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Keywords:

  • relaxation techniques;
  • chronic pain;
  • systematic review;
  • randomized controlled trials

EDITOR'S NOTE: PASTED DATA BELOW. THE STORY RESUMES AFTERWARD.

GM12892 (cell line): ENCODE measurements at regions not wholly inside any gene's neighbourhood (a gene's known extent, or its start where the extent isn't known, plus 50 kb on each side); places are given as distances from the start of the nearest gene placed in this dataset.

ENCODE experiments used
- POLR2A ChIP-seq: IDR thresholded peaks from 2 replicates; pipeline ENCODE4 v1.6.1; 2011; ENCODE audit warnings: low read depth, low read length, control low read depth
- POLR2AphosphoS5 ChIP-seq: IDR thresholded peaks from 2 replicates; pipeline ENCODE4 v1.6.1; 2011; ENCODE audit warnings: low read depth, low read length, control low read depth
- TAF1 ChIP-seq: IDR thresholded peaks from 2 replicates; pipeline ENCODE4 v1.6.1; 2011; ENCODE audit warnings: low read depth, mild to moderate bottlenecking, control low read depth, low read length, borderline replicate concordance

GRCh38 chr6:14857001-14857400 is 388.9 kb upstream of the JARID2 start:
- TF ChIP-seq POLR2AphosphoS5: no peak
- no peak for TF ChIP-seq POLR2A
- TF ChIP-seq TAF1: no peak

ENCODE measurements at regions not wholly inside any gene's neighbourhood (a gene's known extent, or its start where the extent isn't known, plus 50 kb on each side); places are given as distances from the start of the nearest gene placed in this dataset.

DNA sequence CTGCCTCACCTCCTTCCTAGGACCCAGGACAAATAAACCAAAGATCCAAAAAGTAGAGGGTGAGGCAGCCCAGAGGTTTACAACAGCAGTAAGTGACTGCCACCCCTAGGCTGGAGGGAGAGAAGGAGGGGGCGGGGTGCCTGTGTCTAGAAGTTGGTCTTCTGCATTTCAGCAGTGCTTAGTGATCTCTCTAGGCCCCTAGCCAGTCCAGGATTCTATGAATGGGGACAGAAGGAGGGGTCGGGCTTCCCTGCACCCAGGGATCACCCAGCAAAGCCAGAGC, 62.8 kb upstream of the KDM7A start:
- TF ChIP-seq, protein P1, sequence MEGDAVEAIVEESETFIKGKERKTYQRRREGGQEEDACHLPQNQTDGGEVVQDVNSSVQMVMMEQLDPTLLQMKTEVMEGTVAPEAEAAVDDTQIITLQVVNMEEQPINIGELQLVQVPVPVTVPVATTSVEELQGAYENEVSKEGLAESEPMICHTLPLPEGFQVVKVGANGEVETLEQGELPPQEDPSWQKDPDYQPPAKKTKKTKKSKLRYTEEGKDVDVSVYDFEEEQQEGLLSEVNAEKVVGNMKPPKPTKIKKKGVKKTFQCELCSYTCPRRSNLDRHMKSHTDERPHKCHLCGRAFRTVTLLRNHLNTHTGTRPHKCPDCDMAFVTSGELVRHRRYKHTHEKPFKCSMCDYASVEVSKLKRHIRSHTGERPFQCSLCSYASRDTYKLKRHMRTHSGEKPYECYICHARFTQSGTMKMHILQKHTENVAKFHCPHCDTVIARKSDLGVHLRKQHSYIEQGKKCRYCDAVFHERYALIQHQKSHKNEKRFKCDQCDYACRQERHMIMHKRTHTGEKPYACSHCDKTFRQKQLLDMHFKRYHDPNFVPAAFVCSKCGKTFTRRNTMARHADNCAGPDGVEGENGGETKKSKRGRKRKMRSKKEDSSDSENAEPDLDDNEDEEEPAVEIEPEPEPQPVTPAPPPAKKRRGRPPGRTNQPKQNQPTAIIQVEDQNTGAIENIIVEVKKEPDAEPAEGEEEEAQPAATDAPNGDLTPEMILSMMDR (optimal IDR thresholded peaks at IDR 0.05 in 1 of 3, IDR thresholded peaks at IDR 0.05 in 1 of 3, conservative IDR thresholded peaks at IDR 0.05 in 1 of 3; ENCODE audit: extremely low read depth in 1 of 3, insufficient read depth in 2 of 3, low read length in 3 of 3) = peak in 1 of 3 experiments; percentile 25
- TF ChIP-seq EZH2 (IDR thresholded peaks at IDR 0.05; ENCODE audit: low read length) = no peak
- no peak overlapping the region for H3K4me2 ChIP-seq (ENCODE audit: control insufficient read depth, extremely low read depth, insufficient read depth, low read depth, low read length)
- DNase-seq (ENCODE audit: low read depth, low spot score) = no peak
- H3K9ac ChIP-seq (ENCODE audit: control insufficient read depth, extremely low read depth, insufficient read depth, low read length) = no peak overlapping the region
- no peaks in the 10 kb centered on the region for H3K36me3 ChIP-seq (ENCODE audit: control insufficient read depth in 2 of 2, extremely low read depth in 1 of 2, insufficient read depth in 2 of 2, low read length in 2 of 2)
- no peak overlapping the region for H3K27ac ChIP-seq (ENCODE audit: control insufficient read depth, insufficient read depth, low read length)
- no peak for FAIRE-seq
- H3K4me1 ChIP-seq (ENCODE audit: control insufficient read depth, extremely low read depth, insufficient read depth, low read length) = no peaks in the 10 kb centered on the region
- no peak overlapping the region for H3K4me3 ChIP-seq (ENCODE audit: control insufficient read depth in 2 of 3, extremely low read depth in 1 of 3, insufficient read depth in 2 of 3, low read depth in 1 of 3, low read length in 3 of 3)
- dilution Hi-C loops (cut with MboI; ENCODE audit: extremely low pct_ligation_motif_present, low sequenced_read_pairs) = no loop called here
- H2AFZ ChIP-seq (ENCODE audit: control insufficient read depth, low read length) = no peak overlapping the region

The effectiveness of relaxation techniques in the management of chronic pain was determined in this systematic review of published randomized controlled trials. Reports were sought by searching MEDLINE, psycLIT, CINAHL, EMBASE and the Oxford Pain Relief Database. Studies were included in this review if they were randomized controlled trials of relaxation techniques in chronic pain. Studies which investigated the effects of relaxation in combination with other interventions were not considered. Nine studies involving 414 patients met the predefined inclusion criteria and are critically appraised in this review. Meta-analysis was not possible, due to lack of quantitative data in the primary studies. Studies involved patients with a range of chronic pain conditions. The McGill Pain Questionnaire was the most common pain outcome used. Whilst four studies were able to show a significant difference for the pain outcomes in favour of relaxation for the pre- and post-treatment assessments, few statistically significant differences were reported in favour of relaxation when between treatment comparisons were used. Only three studies reported statistically significant differences in favour of relaxation (judged as a significant difference for at least 1 of the pain outcomes) compared to the other treatment groups. In rheumatoid arthritis the McGill Pain Questionnaire scores were significantly lower for patients receiving relaxation compared to those who were in the routine treatment control group. In ulcerative colitis significant differences were reported for six of seven different pain outcome measures in favour of progressive muscle relaxation compared to patients in the waiting list control group. In one of the two cancer pain studies, relaxation taught by nurses produced significantly lower pain sensation scores compared to the control group. Two studies reported significant differences in favour of the experimental control groups rather than for relaxation. There is insufficient evidence to confirm that relaxation can reduce chronic pain. Many of the studies both positive and negative suffer methodological inadequacies. Recommendations for future research into the effectiveness of relaxation techniques for chronic pain are made.